Cecilia Bartoli: "Mission"
Music of Agostino Steffani. With Jaroussky, Delage; I Barocchisti, Fasolis. A film by Olivier Simonnet. Decca 074 3604, 60 mins., subtitled
Here is an irresistible opportunity to sample the operatic output of Agostino Steffani under luxurious conditions. Represented today by a handful of obscure recordings, this composer wrote beguilingly for the voice and had the gift — rare in Baroque opera — of crafting dramatically apt duets. To hear three of these intriguing contrapuntal ensembles performed by Cecilia Bartoli and countertenor Philippe Jaroussky — in the sumptuous setting of the Palais de Versailles — more than outweighs a certain lack of coherence or even dramatic substance in the oddly titled Mission.
Steffani (1654–1728) never set foot in Versailles, for example, whereas Olivier Simonnet's film shows the composer walking its glittering corridors, lurking in corners and doorways or, Svengali-like, pushing the two singers together for a confrontational duet. He hands Bartoli — in the "role" of La Musica — the handwritten score of an aria, on which the ink seems not yet dry. A composer/priest/diplomat, Steffani spent the bulk of his career in German courts, in buildings probably less photogenic than Versailles. Actor Franck Delage's voice-over provides some autobiographical background, referring to the composer's influence as a transitional figure "between Monteverdi and Vivaldi," his affinity with the music of Lully, and a non-musical career that eclipsed his artistic status. "And yet," we hear, "I was famous." The actor's voice also contrives to speak of his "mission" — more like a dream — of visiting Versailles in spirit, to present a concert that in fact never occurred.
A semblance of plot is framed by Bartoli's arrival, in late afternoon, in the Marble Court of the great palace and, at the end, by her departure by boat across a dark lake. The result is not so much a film as a filmed concert, with light fading outside the rococo windows and a sunset obligingly visible, at one point, from the terrace La Parterre du Midi. The "virtual" status of the scenario allows the figure of Steffani to coexist, in his period ecclesiastical garb, alongside musicians (the excellent I Barocchisti, led by Diego Fasolis) and singers in modern or timeless dress.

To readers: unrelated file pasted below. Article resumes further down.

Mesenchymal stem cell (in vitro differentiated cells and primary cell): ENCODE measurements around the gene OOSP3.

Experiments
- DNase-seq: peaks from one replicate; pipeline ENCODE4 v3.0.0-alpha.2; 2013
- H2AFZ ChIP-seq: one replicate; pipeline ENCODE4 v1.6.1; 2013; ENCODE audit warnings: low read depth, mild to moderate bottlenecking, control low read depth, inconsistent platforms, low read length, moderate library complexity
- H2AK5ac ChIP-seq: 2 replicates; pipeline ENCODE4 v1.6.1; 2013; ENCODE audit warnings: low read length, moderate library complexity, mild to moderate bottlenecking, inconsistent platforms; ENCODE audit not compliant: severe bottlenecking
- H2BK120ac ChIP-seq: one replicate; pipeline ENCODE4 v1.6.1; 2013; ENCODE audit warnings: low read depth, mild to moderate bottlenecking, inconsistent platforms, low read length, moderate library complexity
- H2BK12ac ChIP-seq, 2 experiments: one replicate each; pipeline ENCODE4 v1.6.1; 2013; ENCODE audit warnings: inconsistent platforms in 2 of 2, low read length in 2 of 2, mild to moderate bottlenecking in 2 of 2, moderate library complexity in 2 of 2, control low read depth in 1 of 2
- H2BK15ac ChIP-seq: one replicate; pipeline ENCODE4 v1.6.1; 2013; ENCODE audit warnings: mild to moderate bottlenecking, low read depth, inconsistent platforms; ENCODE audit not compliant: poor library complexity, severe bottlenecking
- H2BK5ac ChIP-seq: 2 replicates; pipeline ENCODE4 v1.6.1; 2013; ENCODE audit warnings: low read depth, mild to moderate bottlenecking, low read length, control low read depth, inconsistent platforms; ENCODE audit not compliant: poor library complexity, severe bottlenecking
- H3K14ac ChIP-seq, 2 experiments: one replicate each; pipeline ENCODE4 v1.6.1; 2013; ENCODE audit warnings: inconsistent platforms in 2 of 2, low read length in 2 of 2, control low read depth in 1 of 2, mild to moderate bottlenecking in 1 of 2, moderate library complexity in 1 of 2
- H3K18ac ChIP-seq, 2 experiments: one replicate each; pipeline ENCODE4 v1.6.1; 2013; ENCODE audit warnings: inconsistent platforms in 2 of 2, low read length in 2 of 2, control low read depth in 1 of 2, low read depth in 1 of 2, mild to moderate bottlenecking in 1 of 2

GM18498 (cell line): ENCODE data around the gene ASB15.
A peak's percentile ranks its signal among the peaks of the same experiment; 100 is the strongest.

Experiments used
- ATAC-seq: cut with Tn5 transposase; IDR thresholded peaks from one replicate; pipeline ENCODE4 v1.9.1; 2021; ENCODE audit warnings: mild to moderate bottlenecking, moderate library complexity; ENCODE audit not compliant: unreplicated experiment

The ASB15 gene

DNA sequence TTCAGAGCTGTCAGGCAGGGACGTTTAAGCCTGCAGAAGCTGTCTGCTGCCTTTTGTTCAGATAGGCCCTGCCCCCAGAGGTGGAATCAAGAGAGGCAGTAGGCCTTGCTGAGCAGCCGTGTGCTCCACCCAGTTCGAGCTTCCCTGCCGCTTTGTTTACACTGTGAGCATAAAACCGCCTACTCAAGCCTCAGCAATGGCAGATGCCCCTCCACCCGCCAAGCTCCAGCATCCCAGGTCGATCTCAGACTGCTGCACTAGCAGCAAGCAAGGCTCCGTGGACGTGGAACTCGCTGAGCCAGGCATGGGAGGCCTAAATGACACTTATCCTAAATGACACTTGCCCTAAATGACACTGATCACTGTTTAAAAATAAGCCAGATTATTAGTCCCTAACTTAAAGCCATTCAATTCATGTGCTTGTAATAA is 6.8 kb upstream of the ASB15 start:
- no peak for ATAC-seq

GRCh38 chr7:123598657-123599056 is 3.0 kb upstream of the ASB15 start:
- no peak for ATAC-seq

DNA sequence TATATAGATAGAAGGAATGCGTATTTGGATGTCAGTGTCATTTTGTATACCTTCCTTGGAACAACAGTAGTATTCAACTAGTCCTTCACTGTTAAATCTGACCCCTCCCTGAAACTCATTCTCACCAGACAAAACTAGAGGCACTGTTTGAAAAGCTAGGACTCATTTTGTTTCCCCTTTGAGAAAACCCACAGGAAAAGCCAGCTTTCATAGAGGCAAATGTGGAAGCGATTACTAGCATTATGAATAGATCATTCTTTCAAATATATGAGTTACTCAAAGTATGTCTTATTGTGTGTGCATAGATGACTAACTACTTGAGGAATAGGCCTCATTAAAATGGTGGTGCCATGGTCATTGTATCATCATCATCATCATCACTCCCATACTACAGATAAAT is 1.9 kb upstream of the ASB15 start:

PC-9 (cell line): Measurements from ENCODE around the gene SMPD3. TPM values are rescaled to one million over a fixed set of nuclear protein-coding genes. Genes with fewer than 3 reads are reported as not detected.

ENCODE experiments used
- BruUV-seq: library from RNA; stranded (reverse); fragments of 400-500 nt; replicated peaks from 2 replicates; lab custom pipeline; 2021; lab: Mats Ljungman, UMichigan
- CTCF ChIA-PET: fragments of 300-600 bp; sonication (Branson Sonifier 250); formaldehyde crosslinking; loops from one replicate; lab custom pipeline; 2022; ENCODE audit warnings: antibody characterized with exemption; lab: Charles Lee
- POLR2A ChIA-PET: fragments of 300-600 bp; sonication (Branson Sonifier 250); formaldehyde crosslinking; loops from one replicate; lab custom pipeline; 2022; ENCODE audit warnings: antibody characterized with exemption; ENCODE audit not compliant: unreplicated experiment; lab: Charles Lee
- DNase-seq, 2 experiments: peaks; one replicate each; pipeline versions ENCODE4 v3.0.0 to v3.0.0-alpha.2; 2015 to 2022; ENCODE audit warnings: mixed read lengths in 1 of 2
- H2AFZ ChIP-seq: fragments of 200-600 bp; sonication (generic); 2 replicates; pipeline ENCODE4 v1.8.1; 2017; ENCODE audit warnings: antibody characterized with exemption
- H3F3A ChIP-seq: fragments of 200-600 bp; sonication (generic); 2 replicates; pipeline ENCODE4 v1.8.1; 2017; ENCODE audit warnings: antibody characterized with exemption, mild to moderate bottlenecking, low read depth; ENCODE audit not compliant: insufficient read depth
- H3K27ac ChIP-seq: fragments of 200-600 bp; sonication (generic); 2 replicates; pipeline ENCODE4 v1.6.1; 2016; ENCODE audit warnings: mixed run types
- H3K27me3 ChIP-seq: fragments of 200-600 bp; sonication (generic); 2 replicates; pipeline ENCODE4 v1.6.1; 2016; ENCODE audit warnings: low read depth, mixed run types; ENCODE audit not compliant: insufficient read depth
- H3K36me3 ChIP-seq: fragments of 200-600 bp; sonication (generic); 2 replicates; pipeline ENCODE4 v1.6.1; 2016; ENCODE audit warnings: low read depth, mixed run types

Steffani's stylistic range and his vivid capacity to differentiate mood never flag. Selections vary widely in length, while the melody and style reflect roots as diverse as Renaissance arioso (the duet "All'impero divino divota," from Niobe, Regina di Tebe) or Germanic chorale ("Notte amica," from La Libertà Contenta) without straying far from elaborate Baroque patterning.
In the fiery "Combatton quest'alma," from I Trionfi del Fato (1695), a work based on Italian episodes from Virgil's Aeneid, Bartoli and Jaroussky face off across an ornate harpsichord and circle the room in mutual defiance, only to return in languorous love duets from Niobe. Their passionate delivery, clockwork counterpoint and echoing trills make their duets the supreme highlights here. In twenty excerpts from nine operas and one cantata, Bartoli's affection for the music is palpable, especially in her opulent cantabile line, with its spontaneous-seeming ornamentation, feather-light undulations and limitless shading. Her enthusiasm grows a little too aggressive in the raw staccato delivery of fast passagework, the only inelegant feature of her singing. A tendency to overdo the miming only testifies to the singer's missionary zeal.
DAVID J. BAKER
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